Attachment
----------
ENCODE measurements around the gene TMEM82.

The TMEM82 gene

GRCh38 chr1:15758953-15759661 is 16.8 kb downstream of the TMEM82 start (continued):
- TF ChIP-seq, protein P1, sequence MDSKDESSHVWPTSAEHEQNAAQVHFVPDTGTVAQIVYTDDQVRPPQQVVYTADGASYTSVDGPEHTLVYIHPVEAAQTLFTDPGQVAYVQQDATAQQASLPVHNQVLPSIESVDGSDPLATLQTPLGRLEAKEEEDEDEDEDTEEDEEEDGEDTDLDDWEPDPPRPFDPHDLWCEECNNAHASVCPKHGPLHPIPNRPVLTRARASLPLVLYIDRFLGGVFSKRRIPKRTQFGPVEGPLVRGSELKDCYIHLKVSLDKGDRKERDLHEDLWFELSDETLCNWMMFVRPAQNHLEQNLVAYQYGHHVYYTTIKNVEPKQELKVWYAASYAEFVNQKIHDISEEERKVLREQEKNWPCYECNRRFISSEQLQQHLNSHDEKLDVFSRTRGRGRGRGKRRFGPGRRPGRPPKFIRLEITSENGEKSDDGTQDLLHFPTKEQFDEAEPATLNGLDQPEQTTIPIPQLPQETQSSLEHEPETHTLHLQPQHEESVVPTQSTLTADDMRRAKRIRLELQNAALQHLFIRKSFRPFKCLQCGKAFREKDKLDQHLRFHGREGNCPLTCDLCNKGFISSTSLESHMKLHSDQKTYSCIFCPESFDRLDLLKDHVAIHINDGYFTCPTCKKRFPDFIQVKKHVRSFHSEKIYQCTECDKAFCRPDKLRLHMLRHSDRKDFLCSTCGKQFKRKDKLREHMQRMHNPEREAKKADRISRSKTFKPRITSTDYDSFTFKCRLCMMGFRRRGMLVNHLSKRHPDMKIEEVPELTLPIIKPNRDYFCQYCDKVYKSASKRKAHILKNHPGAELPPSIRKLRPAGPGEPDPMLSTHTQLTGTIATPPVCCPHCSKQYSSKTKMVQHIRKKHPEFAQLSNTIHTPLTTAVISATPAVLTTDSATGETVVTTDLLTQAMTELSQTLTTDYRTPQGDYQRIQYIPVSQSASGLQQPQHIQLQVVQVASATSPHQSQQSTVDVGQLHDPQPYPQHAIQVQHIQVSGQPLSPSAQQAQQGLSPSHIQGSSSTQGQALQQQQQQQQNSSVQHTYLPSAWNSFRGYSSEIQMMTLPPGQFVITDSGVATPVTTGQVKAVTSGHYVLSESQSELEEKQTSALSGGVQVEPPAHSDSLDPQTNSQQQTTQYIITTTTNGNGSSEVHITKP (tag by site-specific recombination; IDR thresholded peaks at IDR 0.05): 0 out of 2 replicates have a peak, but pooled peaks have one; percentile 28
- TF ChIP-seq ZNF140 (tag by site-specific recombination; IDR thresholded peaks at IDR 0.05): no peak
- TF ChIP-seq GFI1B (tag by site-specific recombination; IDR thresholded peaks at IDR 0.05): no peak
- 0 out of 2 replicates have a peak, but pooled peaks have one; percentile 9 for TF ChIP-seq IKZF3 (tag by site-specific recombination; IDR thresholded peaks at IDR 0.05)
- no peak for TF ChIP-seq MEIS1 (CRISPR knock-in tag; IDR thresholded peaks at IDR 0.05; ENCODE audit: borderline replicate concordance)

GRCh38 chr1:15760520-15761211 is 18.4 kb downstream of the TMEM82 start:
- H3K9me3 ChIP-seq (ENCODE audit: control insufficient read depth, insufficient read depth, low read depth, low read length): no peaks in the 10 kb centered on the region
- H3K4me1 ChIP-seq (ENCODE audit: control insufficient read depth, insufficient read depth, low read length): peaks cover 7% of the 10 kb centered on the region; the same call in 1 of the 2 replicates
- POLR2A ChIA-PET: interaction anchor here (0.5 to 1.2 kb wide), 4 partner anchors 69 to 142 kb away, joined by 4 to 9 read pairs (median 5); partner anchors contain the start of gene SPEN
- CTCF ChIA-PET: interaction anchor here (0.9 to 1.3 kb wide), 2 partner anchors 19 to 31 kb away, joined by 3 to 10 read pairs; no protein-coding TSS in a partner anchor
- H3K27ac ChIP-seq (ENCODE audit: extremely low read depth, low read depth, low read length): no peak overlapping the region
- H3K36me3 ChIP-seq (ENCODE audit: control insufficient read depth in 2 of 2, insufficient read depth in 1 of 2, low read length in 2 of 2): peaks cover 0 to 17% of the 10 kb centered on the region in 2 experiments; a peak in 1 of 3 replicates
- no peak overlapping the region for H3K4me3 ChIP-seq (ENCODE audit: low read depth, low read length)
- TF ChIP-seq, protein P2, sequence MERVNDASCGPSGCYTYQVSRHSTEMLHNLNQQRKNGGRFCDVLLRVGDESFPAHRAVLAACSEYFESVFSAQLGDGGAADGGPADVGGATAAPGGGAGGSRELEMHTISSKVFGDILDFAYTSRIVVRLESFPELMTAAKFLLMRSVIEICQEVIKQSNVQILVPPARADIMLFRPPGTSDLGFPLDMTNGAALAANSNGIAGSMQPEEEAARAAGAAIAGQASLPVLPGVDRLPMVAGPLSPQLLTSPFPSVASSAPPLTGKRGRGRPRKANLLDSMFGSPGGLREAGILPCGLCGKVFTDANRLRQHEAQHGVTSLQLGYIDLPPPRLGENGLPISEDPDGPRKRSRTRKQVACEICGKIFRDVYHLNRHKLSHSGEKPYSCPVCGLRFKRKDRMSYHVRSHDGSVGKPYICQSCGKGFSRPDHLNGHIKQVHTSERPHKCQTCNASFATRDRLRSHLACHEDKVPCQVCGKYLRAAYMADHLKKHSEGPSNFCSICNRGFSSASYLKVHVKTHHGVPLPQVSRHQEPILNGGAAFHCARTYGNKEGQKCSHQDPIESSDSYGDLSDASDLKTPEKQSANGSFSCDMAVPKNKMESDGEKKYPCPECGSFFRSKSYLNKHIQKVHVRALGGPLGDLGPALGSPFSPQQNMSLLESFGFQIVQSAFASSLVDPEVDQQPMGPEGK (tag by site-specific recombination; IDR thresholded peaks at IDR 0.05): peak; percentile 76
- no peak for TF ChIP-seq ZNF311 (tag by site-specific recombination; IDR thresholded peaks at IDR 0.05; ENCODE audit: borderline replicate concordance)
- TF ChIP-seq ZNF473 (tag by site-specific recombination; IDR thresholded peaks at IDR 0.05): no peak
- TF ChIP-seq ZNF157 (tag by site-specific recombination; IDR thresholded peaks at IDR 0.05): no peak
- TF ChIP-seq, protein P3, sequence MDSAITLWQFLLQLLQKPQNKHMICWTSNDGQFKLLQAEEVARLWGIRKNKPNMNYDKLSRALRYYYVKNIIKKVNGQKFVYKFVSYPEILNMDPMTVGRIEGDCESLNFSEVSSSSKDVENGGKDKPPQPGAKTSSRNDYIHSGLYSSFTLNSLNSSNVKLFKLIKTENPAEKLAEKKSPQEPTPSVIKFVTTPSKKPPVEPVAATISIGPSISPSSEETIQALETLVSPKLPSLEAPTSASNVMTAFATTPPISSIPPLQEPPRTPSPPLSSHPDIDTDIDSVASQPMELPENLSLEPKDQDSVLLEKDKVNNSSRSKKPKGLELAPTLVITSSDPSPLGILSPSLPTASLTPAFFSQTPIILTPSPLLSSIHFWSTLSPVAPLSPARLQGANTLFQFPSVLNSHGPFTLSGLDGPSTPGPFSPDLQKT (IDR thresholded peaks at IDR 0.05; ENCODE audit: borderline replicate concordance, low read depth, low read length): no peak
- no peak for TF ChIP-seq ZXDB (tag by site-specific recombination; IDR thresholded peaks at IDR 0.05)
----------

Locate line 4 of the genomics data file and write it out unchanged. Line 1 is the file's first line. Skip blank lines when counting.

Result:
- TF ChIP-seq, protein P1, sequence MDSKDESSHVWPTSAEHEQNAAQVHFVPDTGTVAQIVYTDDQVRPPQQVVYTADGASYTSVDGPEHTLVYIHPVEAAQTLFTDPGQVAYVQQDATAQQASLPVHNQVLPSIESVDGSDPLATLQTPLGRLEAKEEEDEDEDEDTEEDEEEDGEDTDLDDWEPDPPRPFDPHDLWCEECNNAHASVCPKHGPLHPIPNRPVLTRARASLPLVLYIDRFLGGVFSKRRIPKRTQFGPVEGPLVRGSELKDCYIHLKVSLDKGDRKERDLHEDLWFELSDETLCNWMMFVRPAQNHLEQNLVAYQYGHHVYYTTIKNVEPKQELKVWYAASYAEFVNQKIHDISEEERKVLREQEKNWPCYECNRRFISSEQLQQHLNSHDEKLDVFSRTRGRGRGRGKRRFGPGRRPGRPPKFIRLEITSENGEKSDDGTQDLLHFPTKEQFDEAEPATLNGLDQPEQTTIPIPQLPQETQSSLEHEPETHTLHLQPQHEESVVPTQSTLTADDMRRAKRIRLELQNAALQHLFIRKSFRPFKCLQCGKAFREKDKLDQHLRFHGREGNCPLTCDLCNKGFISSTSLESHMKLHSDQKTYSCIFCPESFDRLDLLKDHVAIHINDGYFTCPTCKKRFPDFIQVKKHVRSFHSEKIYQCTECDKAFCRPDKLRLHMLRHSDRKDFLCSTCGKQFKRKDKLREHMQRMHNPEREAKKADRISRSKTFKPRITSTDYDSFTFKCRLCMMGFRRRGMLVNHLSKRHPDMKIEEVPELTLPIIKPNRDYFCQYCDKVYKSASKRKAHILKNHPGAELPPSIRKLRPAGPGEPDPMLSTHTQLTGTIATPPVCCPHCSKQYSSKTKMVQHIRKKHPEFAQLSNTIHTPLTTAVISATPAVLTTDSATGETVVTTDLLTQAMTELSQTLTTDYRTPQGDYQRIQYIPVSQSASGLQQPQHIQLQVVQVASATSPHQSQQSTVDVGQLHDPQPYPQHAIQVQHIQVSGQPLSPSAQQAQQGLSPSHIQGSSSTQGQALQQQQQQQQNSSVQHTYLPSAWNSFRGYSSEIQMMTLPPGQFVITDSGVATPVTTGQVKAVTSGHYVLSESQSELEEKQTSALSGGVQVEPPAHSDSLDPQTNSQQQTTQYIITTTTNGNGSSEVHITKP (tag by site-specific recombination; IDR thresholded peaks at IDR 0.05): 0 out of 2 replicates have a peak, but pooled peaks have one; percentile 28